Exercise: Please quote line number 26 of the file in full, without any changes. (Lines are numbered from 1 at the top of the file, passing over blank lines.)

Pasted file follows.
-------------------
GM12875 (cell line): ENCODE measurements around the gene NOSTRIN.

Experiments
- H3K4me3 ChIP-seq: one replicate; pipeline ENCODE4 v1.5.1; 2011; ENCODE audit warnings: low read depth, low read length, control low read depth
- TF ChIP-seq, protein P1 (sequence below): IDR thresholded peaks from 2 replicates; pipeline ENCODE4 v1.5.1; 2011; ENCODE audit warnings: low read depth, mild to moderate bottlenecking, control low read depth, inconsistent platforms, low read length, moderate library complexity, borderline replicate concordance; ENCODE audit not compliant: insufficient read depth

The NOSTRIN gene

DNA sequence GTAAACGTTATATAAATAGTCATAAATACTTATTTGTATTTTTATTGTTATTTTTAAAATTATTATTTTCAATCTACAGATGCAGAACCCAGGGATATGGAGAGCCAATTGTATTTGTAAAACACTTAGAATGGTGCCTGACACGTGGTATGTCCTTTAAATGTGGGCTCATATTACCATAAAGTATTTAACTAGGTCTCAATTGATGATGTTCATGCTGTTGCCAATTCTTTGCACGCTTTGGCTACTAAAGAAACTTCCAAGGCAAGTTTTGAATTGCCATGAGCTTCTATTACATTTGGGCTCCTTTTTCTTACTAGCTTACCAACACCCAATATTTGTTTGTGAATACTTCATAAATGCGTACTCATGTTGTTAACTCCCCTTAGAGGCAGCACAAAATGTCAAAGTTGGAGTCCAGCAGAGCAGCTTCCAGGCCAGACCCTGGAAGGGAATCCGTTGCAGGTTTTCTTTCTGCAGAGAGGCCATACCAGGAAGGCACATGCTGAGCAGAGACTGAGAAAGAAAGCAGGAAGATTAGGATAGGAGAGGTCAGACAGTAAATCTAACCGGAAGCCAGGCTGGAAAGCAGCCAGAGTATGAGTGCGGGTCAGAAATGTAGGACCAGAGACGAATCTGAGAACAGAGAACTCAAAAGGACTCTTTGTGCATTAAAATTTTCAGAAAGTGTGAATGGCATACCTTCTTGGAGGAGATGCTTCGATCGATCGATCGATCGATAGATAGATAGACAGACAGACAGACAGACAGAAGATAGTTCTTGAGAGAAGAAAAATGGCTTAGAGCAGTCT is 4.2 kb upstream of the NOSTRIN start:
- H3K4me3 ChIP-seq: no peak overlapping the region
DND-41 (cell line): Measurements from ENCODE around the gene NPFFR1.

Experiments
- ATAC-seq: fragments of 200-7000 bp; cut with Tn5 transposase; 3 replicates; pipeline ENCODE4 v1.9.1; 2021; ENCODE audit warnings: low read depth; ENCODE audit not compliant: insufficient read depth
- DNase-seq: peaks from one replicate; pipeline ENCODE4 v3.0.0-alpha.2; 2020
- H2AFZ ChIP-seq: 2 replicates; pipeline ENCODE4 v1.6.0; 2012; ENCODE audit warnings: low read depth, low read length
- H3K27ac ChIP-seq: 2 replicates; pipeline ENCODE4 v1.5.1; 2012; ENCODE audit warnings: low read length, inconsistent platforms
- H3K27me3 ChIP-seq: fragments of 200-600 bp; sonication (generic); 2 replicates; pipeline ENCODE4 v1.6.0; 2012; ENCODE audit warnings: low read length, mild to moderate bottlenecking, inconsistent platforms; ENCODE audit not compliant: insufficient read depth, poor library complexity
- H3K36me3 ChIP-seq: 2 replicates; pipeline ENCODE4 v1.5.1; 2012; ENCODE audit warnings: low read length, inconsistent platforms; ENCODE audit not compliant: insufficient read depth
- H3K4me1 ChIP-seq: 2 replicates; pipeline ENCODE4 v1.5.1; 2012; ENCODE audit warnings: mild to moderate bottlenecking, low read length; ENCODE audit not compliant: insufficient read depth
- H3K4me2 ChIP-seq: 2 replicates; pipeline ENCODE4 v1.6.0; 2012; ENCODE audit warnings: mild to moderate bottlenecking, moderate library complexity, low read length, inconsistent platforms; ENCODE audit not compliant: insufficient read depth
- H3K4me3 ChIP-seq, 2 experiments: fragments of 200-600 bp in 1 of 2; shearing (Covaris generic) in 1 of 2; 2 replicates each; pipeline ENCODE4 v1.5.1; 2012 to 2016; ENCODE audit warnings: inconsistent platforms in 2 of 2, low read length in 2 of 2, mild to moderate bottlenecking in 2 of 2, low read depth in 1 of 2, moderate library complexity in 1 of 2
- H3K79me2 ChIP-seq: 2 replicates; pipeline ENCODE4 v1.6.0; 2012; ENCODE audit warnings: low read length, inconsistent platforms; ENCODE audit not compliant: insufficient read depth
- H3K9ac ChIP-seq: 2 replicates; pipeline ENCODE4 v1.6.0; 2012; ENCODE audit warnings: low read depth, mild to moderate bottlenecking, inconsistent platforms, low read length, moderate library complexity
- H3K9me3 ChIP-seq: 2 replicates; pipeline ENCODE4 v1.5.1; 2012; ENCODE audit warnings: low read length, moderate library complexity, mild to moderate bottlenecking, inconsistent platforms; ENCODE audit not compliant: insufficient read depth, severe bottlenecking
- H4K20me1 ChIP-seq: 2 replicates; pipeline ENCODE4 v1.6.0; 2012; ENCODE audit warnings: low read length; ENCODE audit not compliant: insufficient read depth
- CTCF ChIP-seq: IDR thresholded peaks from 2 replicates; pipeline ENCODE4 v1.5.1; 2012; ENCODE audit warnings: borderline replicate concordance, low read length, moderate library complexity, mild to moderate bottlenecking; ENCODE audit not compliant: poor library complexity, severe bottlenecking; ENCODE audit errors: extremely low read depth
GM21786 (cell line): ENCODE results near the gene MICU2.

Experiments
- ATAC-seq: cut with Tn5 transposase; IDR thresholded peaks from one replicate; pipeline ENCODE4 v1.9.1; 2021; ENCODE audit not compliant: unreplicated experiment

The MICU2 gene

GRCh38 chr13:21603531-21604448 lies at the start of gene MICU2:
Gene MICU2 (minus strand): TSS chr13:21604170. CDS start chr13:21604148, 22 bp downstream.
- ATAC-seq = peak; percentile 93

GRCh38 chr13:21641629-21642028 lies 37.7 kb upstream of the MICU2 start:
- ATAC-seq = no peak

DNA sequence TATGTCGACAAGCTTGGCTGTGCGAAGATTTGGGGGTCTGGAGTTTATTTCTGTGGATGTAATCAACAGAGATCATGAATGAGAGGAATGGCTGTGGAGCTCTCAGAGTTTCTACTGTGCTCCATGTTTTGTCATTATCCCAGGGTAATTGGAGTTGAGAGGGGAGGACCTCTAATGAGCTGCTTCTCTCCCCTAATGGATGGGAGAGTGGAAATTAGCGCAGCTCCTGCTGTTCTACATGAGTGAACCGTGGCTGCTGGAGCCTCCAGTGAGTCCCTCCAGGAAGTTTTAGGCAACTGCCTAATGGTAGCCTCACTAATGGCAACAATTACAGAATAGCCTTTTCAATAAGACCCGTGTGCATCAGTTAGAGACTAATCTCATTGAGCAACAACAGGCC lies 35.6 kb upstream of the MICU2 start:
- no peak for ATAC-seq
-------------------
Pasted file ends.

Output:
- ATAC-seq: cut with Tn5 transposase; IDR thresholded peaks from one replicate; pipeline ENCODE4 v1.9.1; 2021; ENCODE audit not compliant: unreplicated experiment